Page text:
, Newburyport, MA


June 7, 2011

Police issue warrant for downtown stabbing suspect

Gang, youth problems lead to more patrols in downtown Newburyport

NEWBURYPORT — Police yesterday issued an arrest warrant for a Newbury man they believe stabbed a Plum Island resident Sunday afternoon, only yards away from where tourists were walking in downtown Newburyport.

Joseph C. Poaletta, 19, whose last known address was the Harbor Schools at 24 Rolfes Lane in Newbury, was charged with armed assault with intent to murder and assault and battery with a dangerous weapon.

The Harbor Schools is a residential complex where courts refer people aged 14 to 21 with behavioral or psychological problems for treatment.

Police believe Poaletta stabbed 20-year-old Damian T. Dobson of Plum Island in the lower abdomen during an altercation on Prince Place, a quiet side street that runs next to the Newburyport Public Library.

Dobson was transported to Anna Jaques Hospital and then airlifted in critical condition to Beth Israel-Deaconess Medical Center in Boston. A Beth Israel-Deaconess spokesperson said Dobson was not a patient in the hospital but added that patients can keep their presence in the hospital secret should they choose.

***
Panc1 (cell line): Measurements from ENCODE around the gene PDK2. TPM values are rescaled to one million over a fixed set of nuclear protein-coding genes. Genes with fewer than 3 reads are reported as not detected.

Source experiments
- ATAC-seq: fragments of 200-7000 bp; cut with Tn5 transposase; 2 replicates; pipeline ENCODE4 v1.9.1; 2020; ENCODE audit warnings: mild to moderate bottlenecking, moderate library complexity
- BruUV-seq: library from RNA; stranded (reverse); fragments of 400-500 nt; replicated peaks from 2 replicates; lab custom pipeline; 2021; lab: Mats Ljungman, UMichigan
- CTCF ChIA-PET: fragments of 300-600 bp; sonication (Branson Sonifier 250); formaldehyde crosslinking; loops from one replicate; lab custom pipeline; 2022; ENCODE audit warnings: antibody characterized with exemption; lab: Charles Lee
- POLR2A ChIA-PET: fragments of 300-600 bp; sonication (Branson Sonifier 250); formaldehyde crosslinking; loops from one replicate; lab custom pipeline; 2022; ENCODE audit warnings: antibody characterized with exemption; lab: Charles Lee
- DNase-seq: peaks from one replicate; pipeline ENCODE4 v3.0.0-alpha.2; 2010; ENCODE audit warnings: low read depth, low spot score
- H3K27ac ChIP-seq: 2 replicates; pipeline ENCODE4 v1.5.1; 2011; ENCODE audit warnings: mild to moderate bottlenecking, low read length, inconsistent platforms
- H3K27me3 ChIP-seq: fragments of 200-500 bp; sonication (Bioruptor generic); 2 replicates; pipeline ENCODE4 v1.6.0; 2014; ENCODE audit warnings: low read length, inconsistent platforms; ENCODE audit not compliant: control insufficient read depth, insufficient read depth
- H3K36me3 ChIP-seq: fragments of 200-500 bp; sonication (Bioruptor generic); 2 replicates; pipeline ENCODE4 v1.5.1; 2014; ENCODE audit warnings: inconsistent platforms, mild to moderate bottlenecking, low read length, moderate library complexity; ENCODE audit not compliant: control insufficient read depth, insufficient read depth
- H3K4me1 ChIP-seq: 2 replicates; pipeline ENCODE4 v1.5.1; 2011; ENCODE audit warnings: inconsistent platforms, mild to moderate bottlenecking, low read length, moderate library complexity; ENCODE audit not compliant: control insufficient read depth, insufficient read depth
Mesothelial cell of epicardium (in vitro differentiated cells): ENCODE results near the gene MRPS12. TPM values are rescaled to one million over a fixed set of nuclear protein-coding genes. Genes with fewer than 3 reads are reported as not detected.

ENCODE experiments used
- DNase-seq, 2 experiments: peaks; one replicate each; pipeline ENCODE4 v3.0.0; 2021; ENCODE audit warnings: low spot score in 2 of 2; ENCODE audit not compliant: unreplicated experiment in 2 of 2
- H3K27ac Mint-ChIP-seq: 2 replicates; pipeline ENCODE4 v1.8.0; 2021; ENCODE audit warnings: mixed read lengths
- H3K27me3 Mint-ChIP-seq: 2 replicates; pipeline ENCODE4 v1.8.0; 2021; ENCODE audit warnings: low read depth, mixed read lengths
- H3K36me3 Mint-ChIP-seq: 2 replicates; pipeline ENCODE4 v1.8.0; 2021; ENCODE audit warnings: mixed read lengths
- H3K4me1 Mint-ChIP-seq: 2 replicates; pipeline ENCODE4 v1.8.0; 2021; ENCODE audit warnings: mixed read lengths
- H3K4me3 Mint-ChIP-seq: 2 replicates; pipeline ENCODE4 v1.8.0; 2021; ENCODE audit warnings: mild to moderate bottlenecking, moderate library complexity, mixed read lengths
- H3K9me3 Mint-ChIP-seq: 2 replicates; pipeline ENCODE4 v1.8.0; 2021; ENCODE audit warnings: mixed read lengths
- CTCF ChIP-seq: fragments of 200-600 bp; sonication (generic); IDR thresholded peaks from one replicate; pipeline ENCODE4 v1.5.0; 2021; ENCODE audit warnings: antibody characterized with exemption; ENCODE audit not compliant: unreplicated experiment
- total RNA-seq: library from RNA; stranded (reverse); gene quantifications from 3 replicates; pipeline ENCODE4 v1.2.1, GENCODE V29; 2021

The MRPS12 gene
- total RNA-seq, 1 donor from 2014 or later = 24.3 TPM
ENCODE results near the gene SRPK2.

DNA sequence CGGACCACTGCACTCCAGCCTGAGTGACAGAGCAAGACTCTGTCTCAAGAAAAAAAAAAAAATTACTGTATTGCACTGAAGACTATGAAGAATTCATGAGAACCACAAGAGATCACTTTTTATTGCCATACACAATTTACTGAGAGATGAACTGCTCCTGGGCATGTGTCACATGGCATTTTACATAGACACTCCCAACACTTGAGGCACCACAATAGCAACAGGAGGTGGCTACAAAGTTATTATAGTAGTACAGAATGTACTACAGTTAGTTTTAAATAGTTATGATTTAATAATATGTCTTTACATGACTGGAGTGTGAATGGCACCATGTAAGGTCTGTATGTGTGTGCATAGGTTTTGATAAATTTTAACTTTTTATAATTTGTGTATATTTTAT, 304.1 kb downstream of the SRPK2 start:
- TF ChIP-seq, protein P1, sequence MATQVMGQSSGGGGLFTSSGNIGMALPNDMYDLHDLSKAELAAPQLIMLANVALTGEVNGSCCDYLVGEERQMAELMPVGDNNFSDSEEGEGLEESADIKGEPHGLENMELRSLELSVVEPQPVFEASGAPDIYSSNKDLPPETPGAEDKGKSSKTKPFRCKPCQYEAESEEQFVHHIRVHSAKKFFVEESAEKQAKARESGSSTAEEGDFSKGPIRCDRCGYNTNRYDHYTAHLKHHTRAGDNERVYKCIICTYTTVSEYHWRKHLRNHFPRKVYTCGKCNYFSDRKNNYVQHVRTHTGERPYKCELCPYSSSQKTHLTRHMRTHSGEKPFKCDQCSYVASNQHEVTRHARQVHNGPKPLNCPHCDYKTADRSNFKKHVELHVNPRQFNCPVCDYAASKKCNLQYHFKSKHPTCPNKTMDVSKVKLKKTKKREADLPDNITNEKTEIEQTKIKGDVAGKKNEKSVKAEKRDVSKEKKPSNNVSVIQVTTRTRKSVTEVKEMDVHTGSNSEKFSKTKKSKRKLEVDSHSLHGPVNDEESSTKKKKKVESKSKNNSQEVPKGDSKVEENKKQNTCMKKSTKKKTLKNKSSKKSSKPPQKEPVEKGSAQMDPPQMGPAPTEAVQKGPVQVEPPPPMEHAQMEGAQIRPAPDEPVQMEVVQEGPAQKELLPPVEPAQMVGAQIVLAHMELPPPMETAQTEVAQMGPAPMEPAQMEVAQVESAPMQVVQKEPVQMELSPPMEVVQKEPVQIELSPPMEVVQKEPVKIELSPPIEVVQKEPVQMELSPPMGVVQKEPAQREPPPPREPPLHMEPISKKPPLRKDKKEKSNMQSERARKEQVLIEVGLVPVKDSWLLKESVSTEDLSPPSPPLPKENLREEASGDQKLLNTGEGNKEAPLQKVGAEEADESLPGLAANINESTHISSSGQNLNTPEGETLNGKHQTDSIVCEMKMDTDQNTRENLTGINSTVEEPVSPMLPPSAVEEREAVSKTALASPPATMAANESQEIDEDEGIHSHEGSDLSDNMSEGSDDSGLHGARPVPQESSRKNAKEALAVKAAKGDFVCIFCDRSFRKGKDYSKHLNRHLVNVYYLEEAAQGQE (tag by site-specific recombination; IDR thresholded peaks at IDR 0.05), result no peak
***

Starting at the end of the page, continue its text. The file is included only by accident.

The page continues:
But Newburyport Mayor Donna Holaday said yesterday that she was informed that Dobson was doing better.

Holaday expressed concern about the incident saying "this level of violence is something we don't want and don't see" very often.

Holaday stressed that Sunday's stabbing was a rare occurrence in Newburyport, calling it an isolated event. She also made it a point to assure visitors that Newburyport is a safe city.

"No one should have concerns coming into the city," Holaday said.

The motive for the attack is still under investigation, but Marshal Thomas Howard said Poaletta and Dobson belonged to different gangs well known by police to frequent the city. Events leading to the stabbing began closer to Inn Street, the tourist-friendly walking mall replete with numerous businesses and offices. The groups then decided to move their activities to Prince Place, farther away from the public eye and from an increased police presence specially assigned to keep an eye on Inn Street.

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